I took part in an interesting exercise last week. It was all about examining the stories we tell about ourselves; the stories we tell ourselves are so. And how these stories may or may not be empowering us, and are keeping us stuck in a place because we’ve outgrown them.
It’s interesting because some of the stories I tell about myself are so deep-seated that I feel that they define me; that’s who I am. And the thing is that when we take a look at the stories we live by, sometimes we realise that they don’t allow room for improvement or growth, and although they may be beneficial in some ways (“I can’t fail”, so you work really hard and put in the necessary time and effort), they can be detrimental in others (“I can’t fail”, so you can’t let go, so you stay in a place that may be making you miserable, and day by day things get worse). Context always needs to be considered.
My stories all revolve around perfectionism, hard work, success and not letting people down, and this means that I can’t let go of people or things that I’ve outgrown, that failing at a relationship is tantamount to failing as a human being, and that not having an amazing life, or a defined and awesome purpose (right now, mind you), means that I’m not trying hard enough and that I’m not ambitious enough.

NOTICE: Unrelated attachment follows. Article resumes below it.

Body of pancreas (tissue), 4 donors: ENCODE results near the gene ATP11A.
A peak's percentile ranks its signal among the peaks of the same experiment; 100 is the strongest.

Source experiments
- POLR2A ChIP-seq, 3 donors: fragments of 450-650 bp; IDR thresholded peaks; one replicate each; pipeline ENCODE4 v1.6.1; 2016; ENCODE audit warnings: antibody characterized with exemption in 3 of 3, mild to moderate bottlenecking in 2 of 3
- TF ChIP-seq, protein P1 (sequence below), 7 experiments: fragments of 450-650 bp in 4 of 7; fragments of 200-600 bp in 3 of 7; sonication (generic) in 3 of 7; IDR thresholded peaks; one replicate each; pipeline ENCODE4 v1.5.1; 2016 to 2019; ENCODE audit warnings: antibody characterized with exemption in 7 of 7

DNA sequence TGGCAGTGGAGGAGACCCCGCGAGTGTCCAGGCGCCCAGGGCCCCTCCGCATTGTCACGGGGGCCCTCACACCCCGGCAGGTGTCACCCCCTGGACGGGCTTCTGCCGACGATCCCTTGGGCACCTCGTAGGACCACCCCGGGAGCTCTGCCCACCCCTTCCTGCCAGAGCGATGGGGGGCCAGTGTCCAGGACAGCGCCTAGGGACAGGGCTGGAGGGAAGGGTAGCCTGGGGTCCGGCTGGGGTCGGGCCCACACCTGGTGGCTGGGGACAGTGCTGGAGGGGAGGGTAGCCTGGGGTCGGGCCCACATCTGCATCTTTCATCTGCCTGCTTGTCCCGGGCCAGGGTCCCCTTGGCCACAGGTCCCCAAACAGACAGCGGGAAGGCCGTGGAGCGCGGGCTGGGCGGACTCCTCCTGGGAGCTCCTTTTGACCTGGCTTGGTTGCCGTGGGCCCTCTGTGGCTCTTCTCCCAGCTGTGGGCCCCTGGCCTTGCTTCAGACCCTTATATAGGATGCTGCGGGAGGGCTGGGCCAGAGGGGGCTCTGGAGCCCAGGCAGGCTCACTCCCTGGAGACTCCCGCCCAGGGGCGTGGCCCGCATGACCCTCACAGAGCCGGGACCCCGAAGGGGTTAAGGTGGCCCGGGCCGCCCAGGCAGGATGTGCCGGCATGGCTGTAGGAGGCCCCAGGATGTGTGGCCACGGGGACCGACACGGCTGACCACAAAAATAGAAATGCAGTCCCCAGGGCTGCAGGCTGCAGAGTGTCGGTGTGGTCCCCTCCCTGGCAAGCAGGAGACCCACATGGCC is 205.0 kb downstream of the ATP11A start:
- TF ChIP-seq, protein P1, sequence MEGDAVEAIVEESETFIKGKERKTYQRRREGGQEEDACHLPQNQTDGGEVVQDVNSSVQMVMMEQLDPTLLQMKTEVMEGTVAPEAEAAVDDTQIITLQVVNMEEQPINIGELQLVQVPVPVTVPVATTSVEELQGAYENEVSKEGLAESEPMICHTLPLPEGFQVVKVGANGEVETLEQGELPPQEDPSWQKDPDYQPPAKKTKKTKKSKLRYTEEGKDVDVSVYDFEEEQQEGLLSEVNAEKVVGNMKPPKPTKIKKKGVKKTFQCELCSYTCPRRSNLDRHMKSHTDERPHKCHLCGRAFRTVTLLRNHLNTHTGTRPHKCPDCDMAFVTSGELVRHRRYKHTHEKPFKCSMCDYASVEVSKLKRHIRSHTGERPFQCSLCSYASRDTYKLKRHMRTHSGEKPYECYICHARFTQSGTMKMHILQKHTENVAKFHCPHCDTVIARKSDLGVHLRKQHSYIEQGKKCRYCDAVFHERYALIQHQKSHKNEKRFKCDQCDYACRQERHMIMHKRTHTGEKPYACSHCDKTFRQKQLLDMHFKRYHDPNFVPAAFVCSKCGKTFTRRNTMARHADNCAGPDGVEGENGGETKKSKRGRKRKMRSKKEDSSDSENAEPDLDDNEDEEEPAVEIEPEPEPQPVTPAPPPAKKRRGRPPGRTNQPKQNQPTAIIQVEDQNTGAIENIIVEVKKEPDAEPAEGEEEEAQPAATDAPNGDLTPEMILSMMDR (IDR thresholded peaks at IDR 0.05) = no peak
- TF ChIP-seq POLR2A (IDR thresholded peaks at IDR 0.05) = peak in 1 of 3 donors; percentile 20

Pretty harsh, right? Not something you’d say to your kid? And that’s how I’ve decided to treat myself – as I would my own child. No harsh definitives and no limiting internal dialogue that makes me hang-in when the going gets so tough that the cons far outweigh the pros.
It’s all about how you word your story anyhow. “I must succeed” becomes “I’m successful no matter what happens or what I have to let go of”. Or “I must find my purpose” becomes “I will create my purpose”.
It’s amazing what a little rewording will do!